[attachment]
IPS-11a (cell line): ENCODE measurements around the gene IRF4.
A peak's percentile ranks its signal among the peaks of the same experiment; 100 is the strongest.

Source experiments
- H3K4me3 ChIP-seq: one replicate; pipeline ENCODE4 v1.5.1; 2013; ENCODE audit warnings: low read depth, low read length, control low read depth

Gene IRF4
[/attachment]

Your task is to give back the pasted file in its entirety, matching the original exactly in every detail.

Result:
IPS-11a (cell line): ENCODE measurements around the gene IRF4.
A peak's percentile ranks its signal among the peaks of the same experiment; 100 is the strongest.

Source experiments
- H3K4me3 ChIP-seq: one replicate; pipeline ENCODE4 v1.5.1; 2013; ENCODE audit warnings: low read depth, low read length, control low read depth

Gene IRF4